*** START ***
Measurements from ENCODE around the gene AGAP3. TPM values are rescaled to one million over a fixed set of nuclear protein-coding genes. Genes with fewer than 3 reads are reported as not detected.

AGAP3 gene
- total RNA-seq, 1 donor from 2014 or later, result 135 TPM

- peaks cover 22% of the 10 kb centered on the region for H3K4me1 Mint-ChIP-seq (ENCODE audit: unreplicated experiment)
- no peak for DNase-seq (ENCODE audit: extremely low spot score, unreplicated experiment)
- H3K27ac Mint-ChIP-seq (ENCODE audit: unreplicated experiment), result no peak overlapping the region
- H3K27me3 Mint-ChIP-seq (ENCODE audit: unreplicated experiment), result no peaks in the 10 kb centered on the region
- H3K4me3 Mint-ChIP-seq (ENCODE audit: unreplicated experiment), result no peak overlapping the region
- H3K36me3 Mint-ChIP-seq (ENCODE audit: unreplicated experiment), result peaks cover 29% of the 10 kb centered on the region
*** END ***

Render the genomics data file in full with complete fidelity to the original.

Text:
Measurements from ENCODE around the gene AGAP3. TPM values are rescaled to one million over a fixed set of nuclear protein-coding genes. Genes with fewer than 3 reads are reported as not detected.

AGAP3 gene
- total RNA-seq, 1 donor from 2014 or later, result 135 TPM

- peaks cover 22% of the 10 kb centered on the region for H3K4me1 Mint-ChIP-seq (ENCODE audit: unreplicated experiment)
- no peak for DNase-seq (ENCODE audit: extremely low spot score, unreplicated experiment)
- H3K27ac Mint-ChIP-seq (ENCODE audit: unreplicated experiment), result no peak overlapping the region
- H3K27me3 Mint-ChIP-seq (ENCODE audit: unreplicated experiment), result no peaks in the 10 kb centered on the region
- H3K4me3 Mint-ChIP-seq (ENCODE audit: unreplicated experiment), result no peak overlapping the region
- H3K36me3 Mint-ChIP-seq (ENCODE audit: unreplicated experiment), result peaks cover 29% of the 10 kb centered on the region